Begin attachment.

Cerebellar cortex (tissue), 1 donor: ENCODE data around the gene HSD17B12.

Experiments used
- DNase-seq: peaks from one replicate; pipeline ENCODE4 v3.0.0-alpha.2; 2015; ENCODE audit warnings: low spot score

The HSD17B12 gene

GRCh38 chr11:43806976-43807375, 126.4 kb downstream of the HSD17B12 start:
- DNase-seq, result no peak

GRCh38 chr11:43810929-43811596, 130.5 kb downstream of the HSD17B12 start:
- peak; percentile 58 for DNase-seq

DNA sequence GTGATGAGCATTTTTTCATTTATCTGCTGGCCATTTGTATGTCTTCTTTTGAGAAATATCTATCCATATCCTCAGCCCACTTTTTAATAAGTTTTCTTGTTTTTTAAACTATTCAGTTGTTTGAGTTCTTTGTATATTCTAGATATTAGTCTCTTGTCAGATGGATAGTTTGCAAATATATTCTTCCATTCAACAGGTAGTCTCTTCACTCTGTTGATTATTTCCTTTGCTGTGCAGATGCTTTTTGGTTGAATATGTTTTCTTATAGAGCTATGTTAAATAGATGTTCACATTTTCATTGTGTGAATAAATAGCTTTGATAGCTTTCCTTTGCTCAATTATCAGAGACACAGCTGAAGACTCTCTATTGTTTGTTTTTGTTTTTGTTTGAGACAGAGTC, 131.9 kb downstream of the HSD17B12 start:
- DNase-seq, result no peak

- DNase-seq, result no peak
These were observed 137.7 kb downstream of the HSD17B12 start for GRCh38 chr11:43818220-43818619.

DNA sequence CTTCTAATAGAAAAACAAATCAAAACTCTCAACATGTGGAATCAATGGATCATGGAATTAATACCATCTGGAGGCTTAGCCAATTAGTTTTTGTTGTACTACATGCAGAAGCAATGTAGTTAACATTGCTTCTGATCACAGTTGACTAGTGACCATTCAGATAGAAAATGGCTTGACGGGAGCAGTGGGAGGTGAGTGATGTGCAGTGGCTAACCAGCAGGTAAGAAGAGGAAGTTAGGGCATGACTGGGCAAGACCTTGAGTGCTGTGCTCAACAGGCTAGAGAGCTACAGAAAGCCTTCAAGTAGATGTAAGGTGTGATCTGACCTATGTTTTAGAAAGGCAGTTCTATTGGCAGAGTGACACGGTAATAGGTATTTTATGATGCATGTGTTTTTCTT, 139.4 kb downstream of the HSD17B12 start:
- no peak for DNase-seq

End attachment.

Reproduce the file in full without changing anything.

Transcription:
Cerebellar cortex (tissue), 1 donor: ENCODE data around the gene HSD17B12.

Experiments used
- DNase-seq: peaks from one replicate; pipeline ENCODE4 v3.0.0-alpha.2; 2015; ENCODE audit warnings: low spot score

The HSD17B12 gene

GRCh38 chr11:43806976-43807375, 126.4 kb downstream of the HSD17B12 start:
- DNase-seq, result no peak

GRCh38 chr11:43810929-43811596, 130.5 kb downstream of the HSD17B12 start:
- peak; percentile 58 for DNase-seq

DNA sequence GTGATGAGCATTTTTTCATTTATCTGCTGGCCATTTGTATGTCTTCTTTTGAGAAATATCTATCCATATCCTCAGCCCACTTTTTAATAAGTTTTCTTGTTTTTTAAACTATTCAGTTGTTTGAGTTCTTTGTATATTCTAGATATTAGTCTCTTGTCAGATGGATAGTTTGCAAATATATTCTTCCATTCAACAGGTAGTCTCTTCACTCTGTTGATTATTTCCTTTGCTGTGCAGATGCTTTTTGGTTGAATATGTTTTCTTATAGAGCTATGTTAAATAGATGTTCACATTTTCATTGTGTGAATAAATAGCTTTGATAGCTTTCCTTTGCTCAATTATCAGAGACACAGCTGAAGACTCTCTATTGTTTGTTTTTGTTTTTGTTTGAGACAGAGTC, 131.9 kb downstream of the HSD17B12 start:
- DNase-seq, result no peak

- DNase-seq, result no peak
These were observed 137.7 kb downstream of the HSD17B12 start for GRCh38 chr11:43818220-43818619.

DNA sequence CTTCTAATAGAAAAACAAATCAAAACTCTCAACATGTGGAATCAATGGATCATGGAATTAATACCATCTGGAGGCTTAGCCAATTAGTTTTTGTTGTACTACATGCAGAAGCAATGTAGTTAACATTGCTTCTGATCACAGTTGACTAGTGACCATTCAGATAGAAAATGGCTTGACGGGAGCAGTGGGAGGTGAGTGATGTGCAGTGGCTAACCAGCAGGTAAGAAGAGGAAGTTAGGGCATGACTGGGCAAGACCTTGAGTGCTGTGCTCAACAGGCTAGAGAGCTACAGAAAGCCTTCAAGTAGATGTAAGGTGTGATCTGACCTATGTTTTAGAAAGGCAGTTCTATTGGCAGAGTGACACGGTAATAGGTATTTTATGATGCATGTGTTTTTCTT, 139.4 kb downstream of the HSD17B12 start:
- no peak for DNase-seq